By Chris Butler | Tennessee Watchdog
NASHVILLE — Alex Heitman’s parents want the Oak Ridge School System to offer specific documents proving their deceased son stole school money to use on himself — but it will evidently cost them more than $2,000.
As Tennessee Watchdog reported, Heitman was the Oak Ridge School System’s director of business services. An audit, written a year after his 2011 death, and only released last month, reports he took school money. But a few month’s before his reported suicide, Heitman reported the theft of other school money, some of which was used to buy methamphetamine.
His parents, Don and Annette, sent a public records request to the Oak Ridge School System requesting, among several other things, Alex’s cell phone records, cell phone records for his coworkers and W-2s for Alex’s co-workers.
On a website created in honor of their son, Don and Annette Heitman posted what they say is a June 27 letter from the Oak Ridge School System informing them that gathering this information would cost more than $2,000.
“I think $2,000 is a lot of money to ask for this purpose, and I think the intent of asking for this money is to discourage us,” Annette Heitman told Tennessee Watchdog on Tuesday.
“I’d like to know how they arrived at that estimate.”
Tennessee Watchdog on July 8 mailed an open records request mirroring the Heitmans’.
Oak Ridge School System officials did not immediately return requests for comment Tuesday.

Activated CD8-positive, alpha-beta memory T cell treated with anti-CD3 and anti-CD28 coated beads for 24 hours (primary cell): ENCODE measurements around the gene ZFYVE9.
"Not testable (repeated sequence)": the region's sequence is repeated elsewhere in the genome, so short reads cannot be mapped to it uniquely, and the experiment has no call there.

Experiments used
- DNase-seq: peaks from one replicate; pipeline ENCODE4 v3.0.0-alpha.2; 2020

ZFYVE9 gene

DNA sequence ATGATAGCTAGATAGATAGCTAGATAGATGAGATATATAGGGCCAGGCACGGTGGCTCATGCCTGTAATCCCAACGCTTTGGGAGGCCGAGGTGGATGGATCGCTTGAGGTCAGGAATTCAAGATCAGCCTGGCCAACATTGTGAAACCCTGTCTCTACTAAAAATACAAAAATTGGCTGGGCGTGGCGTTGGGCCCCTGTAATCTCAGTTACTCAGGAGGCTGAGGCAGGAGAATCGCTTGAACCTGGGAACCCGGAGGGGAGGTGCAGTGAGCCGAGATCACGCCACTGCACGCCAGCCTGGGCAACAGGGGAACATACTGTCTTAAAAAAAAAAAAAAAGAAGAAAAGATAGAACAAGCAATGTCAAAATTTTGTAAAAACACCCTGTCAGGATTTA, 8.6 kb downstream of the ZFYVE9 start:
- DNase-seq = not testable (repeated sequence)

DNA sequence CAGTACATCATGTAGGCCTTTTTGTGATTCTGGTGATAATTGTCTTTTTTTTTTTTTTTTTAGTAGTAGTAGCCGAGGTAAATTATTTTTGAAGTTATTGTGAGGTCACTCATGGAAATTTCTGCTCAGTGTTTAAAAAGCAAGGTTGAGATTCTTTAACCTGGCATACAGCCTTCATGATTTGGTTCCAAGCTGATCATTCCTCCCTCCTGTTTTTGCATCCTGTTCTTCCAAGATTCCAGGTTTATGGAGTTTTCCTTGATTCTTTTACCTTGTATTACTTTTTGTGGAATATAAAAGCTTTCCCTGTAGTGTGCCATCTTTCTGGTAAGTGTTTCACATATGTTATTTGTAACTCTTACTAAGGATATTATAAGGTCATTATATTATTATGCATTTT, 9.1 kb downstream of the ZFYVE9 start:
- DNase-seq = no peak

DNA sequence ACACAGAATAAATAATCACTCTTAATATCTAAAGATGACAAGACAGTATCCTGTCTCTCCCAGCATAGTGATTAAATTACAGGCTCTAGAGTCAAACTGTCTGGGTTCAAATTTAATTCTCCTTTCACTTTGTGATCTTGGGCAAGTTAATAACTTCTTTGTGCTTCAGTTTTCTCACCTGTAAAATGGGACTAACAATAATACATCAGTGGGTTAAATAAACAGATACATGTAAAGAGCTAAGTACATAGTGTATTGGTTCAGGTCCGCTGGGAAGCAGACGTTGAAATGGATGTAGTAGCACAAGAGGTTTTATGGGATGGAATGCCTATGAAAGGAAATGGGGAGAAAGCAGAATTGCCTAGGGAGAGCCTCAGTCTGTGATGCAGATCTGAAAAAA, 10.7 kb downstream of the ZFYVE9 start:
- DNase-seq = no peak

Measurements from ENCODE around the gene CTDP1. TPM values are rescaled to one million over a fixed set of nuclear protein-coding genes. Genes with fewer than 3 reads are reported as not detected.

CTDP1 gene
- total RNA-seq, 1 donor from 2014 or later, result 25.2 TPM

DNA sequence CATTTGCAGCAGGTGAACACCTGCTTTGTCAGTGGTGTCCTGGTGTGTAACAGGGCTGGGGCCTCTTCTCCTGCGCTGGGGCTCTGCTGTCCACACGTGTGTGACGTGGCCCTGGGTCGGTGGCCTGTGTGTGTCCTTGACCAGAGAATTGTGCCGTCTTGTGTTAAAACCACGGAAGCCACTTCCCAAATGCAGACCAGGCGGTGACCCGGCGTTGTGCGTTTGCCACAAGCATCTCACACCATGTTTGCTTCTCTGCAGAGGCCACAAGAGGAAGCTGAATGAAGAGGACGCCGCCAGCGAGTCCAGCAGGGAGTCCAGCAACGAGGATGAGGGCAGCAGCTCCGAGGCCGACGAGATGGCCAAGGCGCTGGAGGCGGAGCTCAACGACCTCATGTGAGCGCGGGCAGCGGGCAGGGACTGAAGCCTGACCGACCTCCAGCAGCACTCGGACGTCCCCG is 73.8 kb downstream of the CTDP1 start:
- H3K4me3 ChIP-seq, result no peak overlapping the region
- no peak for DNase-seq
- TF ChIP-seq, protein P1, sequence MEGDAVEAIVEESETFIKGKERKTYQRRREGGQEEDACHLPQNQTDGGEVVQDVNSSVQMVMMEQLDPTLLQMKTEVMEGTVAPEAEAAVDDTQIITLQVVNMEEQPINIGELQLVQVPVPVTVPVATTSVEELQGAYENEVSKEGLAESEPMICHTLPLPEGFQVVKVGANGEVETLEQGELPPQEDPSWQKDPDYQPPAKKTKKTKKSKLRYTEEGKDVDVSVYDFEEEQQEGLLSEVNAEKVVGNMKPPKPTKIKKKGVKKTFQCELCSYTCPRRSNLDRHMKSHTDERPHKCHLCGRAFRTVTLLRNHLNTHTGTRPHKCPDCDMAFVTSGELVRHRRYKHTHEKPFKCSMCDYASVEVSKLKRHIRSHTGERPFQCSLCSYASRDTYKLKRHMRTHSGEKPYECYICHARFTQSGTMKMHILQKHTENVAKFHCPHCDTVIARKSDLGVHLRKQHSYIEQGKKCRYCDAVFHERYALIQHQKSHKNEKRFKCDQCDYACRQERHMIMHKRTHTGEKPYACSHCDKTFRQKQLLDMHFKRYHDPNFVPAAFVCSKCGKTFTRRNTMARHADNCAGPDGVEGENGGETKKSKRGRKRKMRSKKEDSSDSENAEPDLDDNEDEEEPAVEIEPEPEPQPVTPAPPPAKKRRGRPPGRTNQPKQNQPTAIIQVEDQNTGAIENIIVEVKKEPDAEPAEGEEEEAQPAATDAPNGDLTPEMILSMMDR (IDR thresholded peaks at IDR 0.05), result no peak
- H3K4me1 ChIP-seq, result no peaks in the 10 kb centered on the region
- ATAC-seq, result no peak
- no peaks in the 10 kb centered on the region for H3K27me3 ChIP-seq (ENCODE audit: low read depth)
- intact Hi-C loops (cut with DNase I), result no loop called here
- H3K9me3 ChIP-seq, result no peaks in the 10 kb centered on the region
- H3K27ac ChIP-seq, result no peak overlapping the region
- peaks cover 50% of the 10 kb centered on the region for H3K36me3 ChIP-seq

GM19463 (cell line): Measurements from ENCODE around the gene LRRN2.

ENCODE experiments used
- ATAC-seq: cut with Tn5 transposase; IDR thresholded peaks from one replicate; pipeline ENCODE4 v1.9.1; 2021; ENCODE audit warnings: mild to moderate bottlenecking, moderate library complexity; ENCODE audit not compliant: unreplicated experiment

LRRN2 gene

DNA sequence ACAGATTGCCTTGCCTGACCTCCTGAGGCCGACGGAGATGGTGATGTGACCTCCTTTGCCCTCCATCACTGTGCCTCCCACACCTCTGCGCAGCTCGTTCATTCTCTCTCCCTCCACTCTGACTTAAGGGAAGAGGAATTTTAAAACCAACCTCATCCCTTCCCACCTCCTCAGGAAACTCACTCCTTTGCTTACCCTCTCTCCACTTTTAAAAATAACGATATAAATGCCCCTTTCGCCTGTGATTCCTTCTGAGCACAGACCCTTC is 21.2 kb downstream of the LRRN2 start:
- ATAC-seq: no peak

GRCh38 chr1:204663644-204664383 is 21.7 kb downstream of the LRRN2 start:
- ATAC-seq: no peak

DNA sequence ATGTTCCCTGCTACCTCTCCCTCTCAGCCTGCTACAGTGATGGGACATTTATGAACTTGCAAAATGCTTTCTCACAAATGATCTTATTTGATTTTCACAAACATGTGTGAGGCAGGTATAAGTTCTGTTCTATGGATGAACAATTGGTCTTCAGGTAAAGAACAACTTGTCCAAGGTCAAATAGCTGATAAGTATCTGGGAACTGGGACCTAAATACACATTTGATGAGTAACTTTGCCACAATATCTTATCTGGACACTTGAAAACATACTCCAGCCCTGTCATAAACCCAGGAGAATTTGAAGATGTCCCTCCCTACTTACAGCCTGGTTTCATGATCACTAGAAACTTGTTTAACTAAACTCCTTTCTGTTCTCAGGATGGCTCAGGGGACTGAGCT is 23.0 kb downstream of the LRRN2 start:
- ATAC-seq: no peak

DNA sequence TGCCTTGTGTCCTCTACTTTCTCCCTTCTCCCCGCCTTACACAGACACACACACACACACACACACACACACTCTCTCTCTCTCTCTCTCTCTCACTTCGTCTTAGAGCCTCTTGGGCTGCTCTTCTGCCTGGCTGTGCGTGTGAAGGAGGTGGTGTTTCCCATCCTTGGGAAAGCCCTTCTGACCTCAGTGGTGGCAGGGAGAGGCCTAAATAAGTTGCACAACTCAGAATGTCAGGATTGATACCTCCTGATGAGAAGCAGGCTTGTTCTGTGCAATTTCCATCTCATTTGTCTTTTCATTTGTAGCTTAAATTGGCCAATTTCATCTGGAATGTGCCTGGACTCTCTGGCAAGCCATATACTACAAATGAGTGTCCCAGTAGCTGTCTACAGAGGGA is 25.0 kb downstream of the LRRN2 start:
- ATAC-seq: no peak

Nashville attorney Charles Cagle, whose law firm is gathering the records on the school system’s behalf, acknowledged receiving Tennessee Watchdog’s request.
Cagle told Tennessee Watchdog that Heitman’s request is too broad, thus explaining the costs of the proposed charges.
“We have 4 1/2 file boxes of emails she requested,” Cagle said — although Heitman said she wasn’t requesting emails.
“The amount of time it will take to redact confidential information, banking information, health information, we expect it to be in excess of $2,000, and those are the rates that are allowable under the public records law.”
In all, Heitmans’ request constitutes nearly 30,000 pieces of paper, Cagle said, adding his law firm charges the school system $200 an hour for this work.
When asked for comment, Oak Ridge City Council member Trina Baughn told Tennessee Watchdog on Tuesday the price is still too high for what the Heitmans are asking.
Annette Heitman hasn’t officially offered to pay that much just yet.
“If you feel something is extremely important then you will figure out a way to do it, but why put that added pressure or that added anguish on a family?” Heitman asked.
“They have done this treatment to us from the beginning, whether it be law enforcement or now the schools, in terms of making things difficult for us.”
As Tennessee Watchdog reported, the Heitmans are already upset the school system took two years to release an audit, which had information they’ve wanted for almost three years.
Tennessee Comptroller spokesman Blake Fontenay told Tennessee Watchdog the audit was never released upon its initial completion because it was an investigative working paper, exempt from the public records law.
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